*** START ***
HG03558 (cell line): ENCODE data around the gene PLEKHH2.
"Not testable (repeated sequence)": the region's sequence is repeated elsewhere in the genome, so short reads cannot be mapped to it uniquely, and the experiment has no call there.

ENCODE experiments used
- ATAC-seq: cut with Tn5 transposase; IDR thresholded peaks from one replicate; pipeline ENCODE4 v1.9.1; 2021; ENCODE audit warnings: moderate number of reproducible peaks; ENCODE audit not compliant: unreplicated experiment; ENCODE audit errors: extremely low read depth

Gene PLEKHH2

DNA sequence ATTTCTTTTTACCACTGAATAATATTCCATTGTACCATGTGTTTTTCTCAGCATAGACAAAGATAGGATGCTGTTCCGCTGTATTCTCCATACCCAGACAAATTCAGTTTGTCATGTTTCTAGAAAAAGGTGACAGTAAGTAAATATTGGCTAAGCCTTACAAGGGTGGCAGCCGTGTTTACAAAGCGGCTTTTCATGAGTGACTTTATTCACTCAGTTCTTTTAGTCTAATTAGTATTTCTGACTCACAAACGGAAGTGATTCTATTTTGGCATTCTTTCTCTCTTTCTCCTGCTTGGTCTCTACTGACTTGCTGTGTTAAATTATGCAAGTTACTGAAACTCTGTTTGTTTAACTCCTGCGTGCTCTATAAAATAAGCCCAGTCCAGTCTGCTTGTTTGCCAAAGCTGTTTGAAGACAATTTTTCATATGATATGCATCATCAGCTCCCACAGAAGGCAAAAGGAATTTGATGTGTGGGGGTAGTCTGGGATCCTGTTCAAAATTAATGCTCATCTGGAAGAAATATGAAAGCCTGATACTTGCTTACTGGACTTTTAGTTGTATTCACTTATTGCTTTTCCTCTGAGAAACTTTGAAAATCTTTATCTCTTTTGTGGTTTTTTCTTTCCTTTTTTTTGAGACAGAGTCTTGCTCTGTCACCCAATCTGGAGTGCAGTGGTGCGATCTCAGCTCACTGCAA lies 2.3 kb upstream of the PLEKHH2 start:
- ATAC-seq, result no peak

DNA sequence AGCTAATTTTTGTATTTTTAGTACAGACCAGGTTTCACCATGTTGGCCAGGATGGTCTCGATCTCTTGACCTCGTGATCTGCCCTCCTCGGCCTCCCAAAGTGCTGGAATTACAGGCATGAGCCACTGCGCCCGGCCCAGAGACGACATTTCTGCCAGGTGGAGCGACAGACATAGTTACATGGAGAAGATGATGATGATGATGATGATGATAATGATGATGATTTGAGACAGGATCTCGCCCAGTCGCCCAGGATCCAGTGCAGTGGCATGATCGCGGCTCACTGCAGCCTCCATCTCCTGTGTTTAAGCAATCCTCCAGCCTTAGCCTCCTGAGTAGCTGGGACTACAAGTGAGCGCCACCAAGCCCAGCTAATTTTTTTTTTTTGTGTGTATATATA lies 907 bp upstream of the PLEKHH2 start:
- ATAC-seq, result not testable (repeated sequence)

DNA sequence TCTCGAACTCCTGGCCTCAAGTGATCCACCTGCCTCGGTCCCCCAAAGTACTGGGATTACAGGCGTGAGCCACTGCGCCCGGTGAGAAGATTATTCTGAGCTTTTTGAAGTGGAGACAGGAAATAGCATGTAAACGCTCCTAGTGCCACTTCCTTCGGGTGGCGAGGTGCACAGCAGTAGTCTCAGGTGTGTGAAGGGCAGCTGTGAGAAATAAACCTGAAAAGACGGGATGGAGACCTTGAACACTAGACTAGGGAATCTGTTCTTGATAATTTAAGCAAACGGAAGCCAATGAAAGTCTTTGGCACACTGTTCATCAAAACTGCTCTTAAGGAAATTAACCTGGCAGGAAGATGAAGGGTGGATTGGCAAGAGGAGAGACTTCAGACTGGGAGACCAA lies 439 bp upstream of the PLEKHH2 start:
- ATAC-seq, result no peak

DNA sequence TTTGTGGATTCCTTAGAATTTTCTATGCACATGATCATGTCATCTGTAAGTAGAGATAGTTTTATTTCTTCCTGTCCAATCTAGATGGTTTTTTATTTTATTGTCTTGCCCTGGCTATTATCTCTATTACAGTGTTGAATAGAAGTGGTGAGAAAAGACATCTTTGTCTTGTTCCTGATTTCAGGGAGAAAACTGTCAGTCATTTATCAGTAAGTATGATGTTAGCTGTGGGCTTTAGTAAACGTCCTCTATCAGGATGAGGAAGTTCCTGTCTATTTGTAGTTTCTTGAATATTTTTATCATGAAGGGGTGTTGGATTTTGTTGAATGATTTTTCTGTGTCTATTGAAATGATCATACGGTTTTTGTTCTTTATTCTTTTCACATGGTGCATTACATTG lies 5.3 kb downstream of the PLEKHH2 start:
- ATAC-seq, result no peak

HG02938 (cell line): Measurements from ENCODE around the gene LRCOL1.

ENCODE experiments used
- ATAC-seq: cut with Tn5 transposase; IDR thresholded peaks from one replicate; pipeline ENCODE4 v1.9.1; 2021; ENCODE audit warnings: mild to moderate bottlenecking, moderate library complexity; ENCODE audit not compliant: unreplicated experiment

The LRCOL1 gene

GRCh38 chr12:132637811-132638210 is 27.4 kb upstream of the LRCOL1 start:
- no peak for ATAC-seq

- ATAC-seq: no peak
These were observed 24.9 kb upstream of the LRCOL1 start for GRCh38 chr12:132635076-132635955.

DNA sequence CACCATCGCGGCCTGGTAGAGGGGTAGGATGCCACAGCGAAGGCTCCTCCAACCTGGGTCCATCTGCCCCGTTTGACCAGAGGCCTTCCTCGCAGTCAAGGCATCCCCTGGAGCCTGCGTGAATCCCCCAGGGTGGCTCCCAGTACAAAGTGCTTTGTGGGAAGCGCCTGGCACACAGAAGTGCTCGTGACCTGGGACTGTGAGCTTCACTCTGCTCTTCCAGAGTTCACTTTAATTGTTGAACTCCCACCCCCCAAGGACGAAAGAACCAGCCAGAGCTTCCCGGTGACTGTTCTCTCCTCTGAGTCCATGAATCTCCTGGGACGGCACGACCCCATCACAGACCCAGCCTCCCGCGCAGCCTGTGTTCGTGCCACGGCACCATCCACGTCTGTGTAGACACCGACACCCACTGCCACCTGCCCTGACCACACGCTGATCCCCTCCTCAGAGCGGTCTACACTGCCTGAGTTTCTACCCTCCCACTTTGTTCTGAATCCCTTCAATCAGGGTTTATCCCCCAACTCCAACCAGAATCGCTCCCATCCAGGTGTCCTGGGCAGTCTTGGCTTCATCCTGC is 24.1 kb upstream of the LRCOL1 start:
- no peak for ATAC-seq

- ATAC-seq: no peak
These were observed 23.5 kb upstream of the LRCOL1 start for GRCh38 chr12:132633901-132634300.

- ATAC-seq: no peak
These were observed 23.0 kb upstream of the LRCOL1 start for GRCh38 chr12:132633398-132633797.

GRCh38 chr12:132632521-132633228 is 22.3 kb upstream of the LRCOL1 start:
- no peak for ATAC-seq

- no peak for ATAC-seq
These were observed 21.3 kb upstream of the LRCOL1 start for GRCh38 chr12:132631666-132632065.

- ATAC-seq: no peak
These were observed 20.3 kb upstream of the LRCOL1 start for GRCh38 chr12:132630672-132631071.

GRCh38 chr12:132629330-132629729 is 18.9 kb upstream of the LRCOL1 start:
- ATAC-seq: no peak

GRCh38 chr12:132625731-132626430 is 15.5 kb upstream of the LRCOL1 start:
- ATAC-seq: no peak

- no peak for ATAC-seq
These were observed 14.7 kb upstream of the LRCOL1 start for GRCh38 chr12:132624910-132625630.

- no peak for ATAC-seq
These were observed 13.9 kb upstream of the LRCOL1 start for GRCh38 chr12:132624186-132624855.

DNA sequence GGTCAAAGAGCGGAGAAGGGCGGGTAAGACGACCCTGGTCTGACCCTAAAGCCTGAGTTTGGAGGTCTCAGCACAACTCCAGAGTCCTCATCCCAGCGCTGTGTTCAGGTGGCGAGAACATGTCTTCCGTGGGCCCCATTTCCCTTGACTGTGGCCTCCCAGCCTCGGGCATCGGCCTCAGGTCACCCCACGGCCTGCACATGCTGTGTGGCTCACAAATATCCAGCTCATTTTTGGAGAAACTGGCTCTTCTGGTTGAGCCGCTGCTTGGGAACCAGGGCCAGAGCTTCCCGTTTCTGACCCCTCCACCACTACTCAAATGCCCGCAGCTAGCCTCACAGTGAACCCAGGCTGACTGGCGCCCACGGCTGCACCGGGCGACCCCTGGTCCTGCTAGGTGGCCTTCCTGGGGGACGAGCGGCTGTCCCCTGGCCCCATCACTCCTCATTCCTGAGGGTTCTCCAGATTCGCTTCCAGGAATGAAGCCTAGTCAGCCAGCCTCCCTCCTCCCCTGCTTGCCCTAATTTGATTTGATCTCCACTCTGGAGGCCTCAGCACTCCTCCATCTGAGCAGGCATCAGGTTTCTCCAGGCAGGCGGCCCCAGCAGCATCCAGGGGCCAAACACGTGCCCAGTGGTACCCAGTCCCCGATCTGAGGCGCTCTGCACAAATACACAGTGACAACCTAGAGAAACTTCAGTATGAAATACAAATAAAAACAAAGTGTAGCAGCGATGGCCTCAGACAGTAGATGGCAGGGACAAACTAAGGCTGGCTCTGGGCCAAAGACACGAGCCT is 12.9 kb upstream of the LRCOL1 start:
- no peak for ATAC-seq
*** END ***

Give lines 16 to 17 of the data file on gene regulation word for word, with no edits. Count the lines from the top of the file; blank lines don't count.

- ATAC-seq: cut with Tn5 transposase; IDR thresholded peaks from one replicate; pipeline ENCODE4 v1.9.1; 2021; ENCODE audit warnings: mild to moderate bottlenecking, moderate library complexity; ENCODE audit not compliant: unreplicated experiment

The LRCOL1 gene